You will be wearing a special gown and covered in warm blankets and transferred to the OR table for your procedure. Monitoring equipment will be connected and your anesthesiologist will begin administering medication through your IV. At the completion of your surgery, you will be transferred to the Post Anesthesia Care Unit (PACU) for your recovery.

A registered nurse will accompany you through your surgical experience, beginning with preparing you for the procedure, remaining with you through the procedure and managing your care afterward.

Immediately After Surgery

Recovery Room

After your surgery, you will spend the next one to three hours in the Post-Anesthesia Care Unit, also called the PACU or the recovery room. In the PACU, a registered nurse will watch you closely until you are completely awake. Your vital signs —such as your blood pressure, heart rate and rhythm, breathing and temperature—will be monitored closely. You will receive oxygen through a small tube (called a cannula) in your nose. Pain medication is often given, based on your level of pain, and may be given through an intravenous tube in your forearm.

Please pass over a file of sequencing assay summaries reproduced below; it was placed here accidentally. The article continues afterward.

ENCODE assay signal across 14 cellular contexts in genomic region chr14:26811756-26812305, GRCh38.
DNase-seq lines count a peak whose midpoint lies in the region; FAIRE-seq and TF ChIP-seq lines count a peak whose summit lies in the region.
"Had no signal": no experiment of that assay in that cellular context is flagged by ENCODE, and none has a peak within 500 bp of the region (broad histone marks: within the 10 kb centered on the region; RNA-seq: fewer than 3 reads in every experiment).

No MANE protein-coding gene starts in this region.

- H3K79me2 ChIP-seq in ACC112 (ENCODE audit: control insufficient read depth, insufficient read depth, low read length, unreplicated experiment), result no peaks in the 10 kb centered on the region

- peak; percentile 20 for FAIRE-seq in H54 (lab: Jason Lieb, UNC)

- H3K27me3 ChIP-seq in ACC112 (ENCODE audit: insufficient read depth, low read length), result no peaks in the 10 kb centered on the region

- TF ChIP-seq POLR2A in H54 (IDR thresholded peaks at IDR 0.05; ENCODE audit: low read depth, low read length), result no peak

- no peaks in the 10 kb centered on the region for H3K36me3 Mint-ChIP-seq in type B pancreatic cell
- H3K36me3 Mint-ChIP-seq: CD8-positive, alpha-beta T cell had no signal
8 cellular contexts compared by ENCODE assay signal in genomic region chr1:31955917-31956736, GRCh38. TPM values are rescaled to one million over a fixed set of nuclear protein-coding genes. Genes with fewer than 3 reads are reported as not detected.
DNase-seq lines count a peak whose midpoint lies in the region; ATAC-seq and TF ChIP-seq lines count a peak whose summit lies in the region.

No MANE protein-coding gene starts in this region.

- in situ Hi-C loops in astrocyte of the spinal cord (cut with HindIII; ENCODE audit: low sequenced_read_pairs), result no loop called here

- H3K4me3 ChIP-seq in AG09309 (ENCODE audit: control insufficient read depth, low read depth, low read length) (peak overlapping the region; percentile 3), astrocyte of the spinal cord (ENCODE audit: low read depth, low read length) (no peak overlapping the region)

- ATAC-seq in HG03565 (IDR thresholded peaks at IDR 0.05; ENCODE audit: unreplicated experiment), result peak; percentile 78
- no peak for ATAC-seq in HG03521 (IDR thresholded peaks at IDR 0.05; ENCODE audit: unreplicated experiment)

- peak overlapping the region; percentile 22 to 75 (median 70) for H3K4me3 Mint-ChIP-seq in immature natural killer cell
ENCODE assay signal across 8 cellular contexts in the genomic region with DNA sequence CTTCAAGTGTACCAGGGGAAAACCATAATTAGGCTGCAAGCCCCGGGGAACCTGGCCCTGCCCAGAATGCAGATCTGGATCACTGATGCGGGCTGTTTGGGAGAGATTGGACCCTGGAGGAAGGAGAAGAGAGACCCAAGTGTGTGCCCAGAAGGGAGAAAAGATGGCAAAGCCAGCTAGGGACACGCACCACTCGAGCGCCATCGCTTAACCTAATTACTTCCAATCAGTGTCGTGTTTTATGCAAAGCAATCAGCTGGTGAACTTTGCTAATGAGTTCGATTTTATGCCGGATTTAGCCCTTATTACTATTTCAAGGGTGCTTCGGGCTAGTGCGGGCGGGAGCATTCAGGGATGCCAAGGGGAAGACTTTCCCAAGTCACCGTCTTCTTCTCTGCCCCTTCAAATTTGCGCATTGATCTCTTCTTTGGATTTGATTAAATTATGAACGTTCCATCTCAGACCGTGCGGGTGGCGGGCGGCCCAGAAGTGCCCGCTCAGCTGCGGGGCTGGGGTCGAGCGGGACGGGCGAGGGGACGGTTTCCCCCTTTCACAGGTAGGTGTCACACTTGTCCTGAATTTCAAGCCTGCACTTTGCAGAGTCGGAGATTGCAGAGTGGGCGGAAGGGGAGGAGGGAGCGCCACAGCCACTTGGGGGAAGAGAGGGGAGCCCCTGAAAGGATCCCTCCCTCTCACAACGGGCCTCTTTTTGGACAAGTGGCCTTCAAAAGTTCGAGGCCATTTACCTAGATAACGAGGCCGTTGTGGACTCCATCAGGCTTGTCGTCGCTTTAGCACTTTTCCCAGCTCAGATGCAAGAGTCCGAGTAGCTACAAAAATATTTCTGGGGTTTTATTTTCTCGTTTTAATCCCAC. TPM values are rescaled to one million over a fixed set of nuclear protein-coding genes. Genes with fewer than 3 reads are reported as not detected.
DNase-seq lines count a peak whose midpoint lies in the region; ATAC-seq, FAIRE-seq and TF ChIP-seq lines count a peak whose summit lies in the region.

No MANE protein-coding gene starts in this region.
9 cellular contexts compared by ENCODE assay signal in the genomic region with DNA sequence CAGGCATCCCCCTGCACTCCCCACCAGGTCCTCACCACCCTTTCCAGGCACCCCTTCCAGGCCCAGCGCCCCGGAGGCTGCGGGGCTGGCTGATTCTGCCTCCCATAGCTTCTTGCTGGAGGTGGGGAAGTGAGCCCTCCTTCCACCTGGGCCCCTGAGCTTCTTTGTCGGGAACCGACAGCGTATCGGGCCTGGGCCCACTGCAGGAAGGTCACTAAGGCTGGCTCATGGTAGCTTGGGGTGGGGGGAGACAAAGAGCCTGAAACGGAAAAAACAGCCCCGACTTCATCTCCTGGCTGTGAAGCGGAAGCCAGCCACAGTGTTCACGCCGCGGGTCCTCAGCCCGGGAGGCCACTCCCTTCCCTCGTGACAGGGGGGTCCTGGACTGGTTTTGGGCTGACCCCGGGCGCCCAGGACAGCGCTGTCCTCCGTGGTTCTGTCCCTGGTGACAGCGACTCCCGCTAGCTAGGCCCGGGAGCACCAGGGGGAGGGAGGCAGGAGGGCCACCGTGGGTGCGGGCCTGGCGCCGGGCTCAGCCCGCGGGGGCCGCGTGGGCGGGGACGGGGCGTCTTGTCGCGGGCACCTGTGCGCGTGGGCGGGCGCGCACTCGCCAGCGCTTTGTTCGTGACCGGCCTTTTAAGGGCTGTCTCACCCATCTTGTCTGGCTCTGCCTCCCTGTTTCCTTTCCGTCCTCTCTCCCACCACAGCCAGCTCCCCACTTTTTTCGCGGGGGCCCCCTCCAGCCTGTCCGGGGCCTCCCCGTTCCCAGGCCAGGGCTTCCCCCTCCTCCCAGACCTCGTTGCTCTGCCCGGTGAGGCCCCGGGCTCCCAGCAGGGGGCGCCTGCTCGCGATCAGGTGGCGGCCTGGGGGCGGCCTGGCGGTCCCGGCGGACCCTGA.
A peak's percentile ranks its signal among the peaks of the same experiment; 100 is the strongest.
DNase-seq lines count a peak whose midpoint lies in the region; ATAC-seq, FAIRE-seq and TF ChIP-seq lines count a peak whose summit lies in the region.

When You Are Awake, Stable and Comfortable:

Outpatients – You will be assisted to a recliner chair, to the restroom if needed, and be given something to drink. Shortly before your discharge, we will call your family to be with you and review your discharge instructions.

Inpatients – You will be transferred to your room from the Post Anesthesia Care Unit area when you are awake and comfortable and the room is ready. The nurse caring for you will contact the volunteer in the waiting area, who will inform your family of your room number and how to get there.

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Getting Ready for Your Surgery